She could make it for the last round.


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Parks and Recreation wants public input before it sends it final report to city council - have your say on-line.

News 100 yellowBy Pepper Parr

December 12, 2016



The City of Burlington is asking residents to share their input on a proposed event strategy for the city through an online survey. A link to that survey is at the end of this article.

Last March, hundreds of residents and event organizers shared their ideas and feedback with the Parks and Recreation department through stakeholder meetings and an online survey, about how to shape a future approach to festivals and events in Burlington, They fashioned an early sage strategy and now want feedback from the public to learn if the proposed strategy reflects their thoughts and ideas.

Current experience poster

The meeting facilitator used a much different approach to recording the data gathered.

The proposed strategy touches on many aspects of the delivery of festivals and events in the community, including:

• The types of events held in the city
• The location of events in the city
• Funding for events.

The proposed event strategy will be presented to Burlington City Council in early 2017.

The city’s 25 year Strategic Plan supports festivals and events of all sizes and annually hosts three Top 100 Festivals and Events in Ontario. Burlington directly delivers a small number of events with the majority of events being delivered by the community for the community. Festival and event organizers are supported by the city as they enrich our community, create a sense of belonging and support our strategic goals of A City that Grows, A City that Moves, A Healthy and Greener City and An Engaging City.

A number of factors including the city’s natural beauty make Burlington a desirable location to host events. All stakeholders in the city have an expectation that the city’s assets and resources are used responsibly and reflect the best interests for the greater good. A number of trends have highlighted the importance of having an event strategy including:

Interest in a variety of events
Increased attendance at events
Concerns with profit events on public land
Safety and legislative requirements for event organizers
Community consultation for new events
Concerns with events in Burlington requiring admission fees

There is a historical approach applied to the acceptance of events hosted within Spencer Smith Park; is it time or that to change. Spencer Smith Park and some downtown roads have reached capacity and there is now a desire for a balanced approached to potentially expand events to other areas in our city.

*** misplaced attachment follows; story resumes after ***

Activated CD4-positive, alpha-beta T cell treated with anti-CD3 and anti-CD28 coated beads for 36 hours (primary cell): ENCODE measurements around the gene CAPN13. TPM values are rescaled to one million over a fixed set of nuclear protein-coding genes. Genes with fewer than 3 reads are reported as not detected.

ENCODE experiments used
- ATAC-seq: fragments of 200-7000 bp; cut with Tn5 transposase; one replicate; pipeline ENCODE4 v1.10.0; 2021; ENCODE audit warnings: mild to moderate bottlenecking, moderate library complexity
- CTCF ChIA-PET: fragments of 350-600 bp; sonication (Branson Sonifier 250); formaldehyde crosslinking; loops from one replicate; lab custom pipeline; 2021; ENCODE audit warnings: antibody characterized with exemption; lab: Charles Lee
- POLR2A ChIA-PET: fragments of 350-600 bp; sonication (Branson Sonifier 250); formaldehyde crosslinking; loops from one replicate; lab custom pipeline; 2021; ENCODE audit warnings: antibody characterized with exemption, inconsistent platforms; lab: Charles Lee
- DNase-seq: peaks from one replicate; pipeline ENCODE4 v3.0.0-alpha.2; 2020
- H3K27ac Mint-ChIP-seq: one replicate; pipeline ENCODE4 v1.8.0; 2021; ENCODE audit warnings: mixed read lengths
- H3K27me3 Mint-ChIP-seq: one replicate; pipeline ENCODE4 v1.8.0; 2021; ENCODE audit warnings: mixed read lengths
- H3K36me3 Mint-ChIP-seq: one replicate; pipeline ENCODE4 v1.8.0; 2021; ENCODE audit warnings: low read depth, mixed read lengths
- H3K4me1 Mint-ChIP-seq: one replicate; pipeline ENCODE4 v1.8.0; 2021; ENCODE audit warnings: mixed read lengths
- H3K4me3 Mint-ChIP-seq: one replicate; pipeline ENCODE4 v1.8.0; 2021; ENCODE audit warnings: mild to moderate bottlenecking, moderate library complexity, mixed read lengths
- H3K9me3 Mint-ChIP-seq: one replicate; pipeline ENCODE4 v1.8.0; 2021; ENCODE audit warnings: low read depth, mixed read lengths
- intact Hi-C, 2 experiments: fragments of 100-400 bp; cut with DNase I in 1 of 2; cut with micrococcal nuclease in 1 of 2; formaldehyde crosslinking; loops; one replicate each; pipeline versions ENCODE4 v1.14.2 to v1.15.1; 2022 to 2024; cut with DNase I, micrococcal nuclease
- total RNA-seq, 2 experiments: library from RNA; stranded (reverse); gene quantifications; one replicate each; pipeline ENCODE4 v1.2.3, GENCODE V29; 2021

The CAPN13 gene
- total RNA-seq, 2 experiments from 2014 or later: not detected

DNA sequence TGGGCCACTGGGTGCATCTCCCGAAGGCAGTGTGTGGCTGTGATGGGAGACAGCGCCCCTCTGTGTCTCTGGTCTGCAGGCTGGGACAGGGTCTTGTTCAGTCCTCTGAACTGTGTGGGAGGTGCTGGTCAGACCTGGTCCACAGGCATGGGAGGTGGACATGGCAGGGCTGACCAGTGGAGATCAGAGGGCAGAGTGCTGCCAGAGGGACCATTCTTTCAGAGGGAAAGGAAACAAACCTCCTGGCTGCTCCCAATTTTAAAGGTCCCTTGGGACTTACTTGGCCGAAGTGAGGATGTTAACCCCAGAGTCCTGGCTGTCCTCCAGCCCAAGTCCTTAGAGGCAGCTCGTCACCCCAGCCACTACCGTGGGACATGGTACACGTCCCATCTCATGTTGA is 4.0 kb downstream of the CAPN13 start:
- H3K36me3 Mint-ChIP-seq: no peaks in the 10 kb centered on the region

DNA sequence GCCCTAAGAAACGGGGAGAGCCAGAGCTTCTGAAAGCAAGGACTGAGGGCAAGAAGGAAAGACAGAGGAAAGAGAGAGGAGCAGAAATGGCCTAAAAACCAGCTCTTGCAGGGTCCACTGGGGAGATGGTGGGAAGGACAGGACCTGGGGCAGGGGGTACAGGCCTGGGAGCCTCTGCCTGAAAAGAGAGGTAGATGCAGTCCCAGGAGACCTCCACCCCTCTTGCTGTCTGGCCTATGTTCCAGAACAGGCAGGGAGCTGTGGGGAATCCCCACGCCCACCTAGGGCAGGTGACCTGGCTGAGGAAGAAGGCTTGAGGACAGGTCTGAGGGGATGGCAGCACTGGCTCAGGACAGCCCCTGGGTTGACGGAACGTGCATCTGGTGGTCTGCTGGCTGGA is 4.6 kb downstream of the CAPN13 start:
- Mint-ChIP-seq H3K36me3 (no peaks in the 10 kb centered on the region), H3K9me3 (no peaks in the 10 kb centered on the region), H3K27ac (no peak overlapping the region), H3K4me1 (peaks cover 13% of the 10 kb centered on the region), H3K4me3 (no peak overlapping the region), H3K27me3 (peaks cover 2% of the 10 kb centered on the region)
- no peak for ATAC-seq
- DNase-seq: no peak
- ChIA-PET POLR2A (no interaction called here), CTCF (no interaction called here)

The decision to turn the Beachway into a very different Regional Park that will be managed by the city will impact what Parks and Recreation decides how it is going to manage its budget. The planned park is massive in size.

Assuming all the planning being done to create a totally different Beachway the city will have a lot more space to locate events. It will be sometime before the public sees anything really new – but the plans to gut what currently exists in the Beachway and turn it into something significantly different are in place.

Coming up with a longer term plan and then a strategy to put that plan work is something Parks and Recreation has been working on for some time.

Event Strat table group - Sean Kenney

Despite a pretty decent turn out the participants in the workshop type setting didn’t come up with very much in the way of ideas.

The event held in March showed a lot of initiative and innovation on the part of the Parks and Recreation staff – but they got very little from the audience they had invited to take part.

The “legacy stake holders” were in the room to ensure that the way things were working for them didn’t get changed – when it was change that the city wanted.

Ribfest has been in Spencer Smith Park for more than 20 years – there are people at city hall think that might be due for a change. Ribfest is a Rotary event and one doesn’t advance a career at city hall going against the Rotary flow – Burlington has four different Rotary organizations in this city.

Sound of Music has been around for a long time – it is one of the best festivals in the province and consistently takes awards – which are usually handed out by the organizations that run awards across the province – a little on the self-serving side.

However, it is a stunning event and draws very well. Parks and recreation wants to know if it can be better.

They also want to see what they can do to organize events that are not in Spencer Smith Park. So far they haven’t come up with much in the way of new ideas and that meeting in March didn’t add anything useful.

Beard studious

Denise Beard, one of the managers within Parks and Recreation is one of the best thinkers in the department. She organized the event.

Parks and Recreation does have a challenge – the survey is one of the ways they are looking for reaction from the public on some ideas they are developing.

What doesn’t appear to have occurred to Parks and Recreation is looking for ways to partner with community groups that are developing a market for events.